There are multidomain certificates so this addresses subdomains that are associated domains. And like in the case of you got mysite.com, right? www.mysite.com. Well but let’s say you own mysite2.com. So that’s another domain that you own. So you have in the case of that, you own this other domain, you want to go ahead and have that domain under a cert. You can. You can do it. But you have to buy a multidomain cert rather than buy an individual cert for mysite1, mysite2, mysite3, you can buy this multidomain and it helps. It also helps with subdomains that are tied to it. You have wildcard certificates. This is in the case if you have a domain where you’re using male.mysite.com or blog.mysite.com, you have subdomains to that, or just splat.mysite.com, the wildcard will allow you to basically put an SSL certificate on all of those. So it’s a really good option for that. And it gives you much more flexibility. So you just got to decide which is best for your situation and what you want to actually encrypt. Now you don’t have to do everything. It’s not a mandatory or requirement that you do that. It’s just good online business but you also got to consider the data. Is the data word being encrypted? Maybe. Maybe not. If not, if you could care less, then don’t do it. If you think that it’s important and you worry about things like that, then you should do it. You just have to decide what level of protection you really want to deal with.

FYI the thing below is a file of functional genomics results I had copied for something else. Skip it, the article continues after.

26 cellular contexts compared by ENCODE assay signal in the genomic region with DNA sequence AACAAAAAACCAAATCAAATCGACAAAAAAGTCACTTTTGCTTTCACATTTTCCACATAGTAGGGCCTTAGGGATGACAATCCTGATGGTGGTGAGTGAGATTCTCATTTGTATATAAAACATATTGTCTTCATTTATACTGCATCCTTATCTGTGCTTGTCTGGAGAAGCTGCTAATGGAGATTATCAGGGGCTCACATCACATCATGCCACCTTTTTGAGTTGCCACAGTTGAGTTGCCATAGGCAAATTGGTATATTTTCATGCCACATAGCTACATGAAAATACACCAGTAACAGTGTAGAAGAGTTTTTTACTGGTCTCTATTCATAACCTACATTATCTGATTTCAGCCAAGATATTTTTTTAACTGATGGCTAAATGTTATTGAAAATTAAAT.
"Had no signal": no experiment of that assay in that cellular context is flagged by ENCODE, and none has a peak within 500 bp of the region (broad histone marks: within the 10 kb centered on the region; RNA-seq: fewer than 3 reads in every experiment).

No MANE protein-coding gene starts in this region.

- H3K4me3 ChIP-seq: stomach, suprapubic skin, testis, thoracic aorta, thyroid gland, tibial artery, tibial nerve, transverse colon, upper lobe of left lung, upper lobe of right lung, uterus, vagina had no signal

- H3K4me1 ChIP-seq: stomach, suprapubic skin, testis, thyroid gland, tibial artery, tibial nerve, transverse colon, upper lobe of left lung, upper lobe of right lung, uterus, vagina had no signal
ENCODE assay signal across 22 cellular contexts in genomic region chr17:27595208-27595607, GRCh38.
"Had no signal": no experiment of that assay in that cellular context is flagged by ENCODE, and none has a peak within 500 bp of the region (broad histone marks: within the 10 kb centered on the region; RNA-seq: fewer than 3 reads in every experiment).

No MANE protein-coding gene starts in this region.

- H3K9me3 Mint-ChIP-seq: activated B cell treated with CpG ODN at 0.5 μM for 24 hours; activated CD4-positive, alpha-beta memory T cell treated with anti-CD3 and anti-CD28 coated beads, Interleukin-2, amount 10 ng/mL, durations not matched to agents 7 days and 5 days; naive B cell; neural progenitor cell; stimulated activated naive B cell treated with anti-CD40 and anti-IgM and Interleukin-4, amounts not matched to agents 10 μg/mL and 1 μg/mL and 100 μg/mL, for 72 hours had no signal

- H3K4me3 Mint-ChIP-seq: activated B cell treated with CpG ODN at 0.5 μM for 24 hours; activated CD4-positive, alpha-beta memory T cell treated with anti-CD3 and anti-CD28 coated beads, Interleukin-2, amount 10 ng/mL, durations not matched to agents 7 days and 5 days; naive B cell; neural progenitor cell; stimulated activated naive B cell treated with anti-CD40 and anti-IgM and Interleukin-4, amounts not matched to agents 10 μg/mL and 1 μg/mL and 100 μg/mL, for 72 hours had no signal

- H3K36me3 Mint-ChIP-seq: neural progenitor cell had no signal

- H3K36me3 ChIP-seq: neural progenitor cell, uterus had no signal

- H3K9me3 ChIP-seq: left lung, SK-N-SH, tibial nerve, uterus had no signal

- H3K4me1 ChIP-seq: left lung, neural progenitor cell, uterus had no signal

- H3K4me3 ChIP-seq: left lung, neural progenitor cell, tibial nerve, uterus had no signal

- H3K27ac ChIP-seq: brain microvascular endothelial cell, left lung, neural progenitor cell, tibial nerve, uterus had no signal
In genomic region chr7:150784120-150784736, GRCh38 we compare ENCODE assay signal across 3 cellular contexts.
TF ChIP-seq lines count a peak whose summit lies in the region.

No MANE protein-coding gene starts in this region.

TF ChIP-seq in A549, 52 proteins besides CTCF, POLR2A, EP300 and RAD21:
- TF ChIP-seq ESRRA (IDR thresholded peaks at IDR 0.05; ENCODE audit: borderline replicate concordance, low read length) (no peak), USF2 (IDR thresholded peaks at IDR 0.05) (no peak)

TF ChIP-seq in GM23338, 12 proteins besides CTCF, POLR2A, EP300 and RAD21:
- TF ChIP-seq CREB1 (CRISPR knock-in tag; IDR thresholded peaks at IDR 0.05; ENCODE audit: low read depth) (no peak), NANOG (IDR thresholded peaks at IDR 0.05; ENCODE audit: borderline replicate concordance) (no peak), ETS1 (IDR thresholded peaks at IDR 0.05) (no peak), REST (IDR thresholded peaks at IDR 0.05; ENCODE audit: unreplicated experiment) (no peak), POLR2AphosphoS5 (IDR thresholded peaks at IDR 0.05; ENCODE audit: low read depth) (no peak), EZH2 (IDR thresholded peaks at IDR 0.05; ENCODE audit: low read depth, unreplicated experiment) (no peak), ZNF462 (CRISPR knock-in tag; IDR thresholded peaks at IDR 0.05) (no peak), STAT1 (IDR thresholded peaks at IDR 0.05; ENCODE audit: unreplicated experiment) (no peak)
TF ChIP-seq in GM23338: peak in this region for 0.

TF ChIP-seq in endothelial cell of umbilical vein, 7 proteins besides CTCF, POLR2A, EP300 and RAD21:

Alright. So just an overview, we talked about how important it is that you don’t put off your backups. But just do it. Just do it. Just say yes. Just jump into the pool. The water’s warm. Just do it. 3-2-1; yeah, you’re basically different. Your three different copies, your two media types and your one off-site location. Some key consideration think about when you’re doing your backups and the importance of doing it. But some key points to consider especially like dealing with Glacier and so forth. And the backup plugins that work out best for you depending on what you really wanted to do. So those are different areas. And then our pro tip of the week we talked about our SSL certificates and how they’re in a nutshell for squirrels to come take them away.